Caravaggio: Baroque Master of Light and Shade

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Every so often in the history of art someone comes along to change the way we see painting.
In the late 16th century, a new way of dealing with artistic subjects was born, largely through the influence of one man: Michelangelo Carisi da Caravaggio.
Before him, art still reflected the idealistic vision of the Renaissance, based on the classical Greek and Roman models.
Caravaggio discovered a new way of painting and his influence has filtered right down to the present day: you can see examples of his Baroque style among the fine art for sale in any art gallery.
What were these new approaches? Firstly, the subject matter was dramatic and realistic, designed to draw you in and perhaps even shock you, rather than letting you simply admire an image of ideal beauty from afar.
To achieve this more natural style, light and shade were used to highlight or darken certain features using a technique called chiaroscuro.
The use of such dramatic shadowing was called Tenebrism, and it worked rather like a theatrical spotlight, allowing the artist to be more in control of how the viewer regarded his work.
In his choice of subject matter, this artist also brazenly broke the rules.
Instead of producing the kind of noble, uplifting pictures that the Catholic Church approved of, Caravaggio depicted exactly what he saw around him.
He often put paint straight onto canvas, dispensing with preliminary sketches, and his models were drawn from the streets of Italian cities and were often disreputable characters - rather like the artist himself, who frequently got into trouble for drunken brawling and homosexuality.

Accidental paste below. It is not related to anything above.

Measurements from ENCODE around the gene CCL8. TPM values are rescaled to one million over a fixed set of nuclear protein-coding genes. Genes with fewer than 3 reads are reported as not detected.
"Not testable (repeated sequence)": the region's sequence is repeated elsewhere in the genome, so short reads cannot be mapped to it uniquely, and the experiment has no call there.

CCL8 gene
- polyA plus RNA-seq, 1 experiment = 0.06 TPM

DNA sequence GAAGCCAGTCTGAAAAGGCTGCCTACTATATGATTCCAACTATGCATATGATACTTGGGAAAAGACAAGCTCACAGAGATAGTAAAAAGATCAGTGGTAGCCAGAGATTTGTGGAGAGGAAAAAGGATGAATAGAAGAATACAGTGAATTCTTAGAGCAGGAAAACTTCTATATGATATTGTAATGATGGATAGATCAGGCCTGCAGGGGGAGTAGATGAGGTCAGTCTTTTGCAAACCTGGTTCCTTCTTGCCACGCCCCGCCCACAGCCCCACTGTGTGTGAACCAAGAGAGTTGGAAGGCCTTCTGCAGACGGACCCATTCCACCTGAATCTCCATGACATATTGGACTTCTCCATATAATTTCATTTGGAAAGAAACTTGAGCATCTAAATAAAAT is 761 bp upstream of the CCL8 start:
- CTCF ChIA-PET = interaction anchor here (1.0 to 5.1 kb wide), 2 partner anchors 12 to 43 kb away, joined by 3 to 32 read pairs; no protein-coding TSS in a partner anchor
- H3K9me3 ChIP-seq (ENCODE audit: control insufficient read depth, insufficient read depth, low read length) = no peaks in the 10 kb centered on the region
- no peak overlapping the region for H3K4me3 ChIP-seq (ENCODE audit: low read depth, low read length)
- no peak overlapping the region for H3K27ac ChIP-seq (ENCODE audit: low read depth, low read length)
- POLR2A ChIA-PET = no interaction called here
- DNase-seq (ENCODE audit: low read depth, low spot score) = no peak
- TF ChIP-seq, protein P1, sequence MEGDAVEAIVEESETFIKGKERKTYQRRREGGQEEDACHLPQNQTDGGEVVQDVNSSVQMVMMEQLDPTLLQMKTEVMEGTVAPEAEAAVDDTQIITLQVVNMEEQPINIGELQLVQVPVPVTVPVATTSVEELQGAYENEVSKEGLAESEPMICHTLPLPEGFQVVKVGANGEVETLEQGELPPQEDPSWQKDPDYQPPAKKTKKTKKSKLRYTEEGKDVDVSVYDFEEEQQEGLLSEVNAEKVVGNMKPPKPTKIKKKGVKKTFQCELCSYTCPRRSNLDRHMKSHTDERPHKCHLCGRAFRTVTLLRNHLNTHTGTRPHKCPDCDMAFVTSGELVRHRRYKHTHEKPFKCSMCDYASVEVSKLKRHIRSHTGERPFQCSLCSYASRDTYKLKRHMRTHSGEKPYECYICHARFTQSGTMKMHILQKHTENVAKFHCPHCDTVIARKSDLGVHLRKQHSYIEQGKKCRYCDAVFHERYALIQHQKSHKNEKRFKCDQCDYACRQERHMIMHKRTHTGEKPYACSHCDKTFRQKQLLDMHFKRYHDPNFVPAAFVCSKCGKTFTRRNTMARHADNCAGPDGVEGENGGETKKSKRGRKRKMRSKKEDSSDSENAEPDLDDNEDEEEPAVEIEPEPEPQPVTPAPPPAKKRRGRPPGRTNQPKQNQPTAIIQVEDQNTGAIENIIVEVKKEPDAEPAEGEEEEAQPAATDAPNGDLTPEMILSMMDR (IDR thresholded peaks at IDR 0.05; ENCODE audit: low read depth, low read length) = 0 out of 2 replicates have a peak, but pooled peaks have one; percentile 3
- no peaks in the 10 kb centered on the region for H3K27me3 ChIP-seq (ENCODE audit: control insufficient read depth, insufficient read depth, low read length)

Even when painting a religious subject, Caravaggio would give it his own inimitable twist.
In the 'Calling of St Matthew,' for example, the painting is dramatically slashed in half by a diagonal shaft of light from the top right, with much of the lower half in shadow.
This highlights the faces of the men who are looking at Christ, and contrasts with the figure of Matthew, the tax-collector, whose head is down while he is counting his money.
Three of the figures have their forefingers highlighted, all pointing at Matthew, making a very theatrical composition that cannot fail to spell out its message to the viewer.
Caravaggio's revolutionary techniques kick-started the Baroque period, and led to the triumph of realism over idealism in art.
Soon he began to have followers, called 'Caravaggisti,' who carried on the new style of painting which led to fine old masters, such as Rubens and Rembrandt.
Centuries later, his influence can still be seen in the work of French painters in the nineteenth century: the Realist movement that drew inspiration from painting the ordinary daily life of the working classes, and the Impressionists' fascination with light.
Yet not long after his death this revolutionary painter was almost completely forgotten, perhaps because of his notorious personal reputation, and it was only in the twentieth century that his work and influence were rediscovered.
Now you can find his style of fine art for sale in almost any art gallery, because he could be considered the father of modern art.
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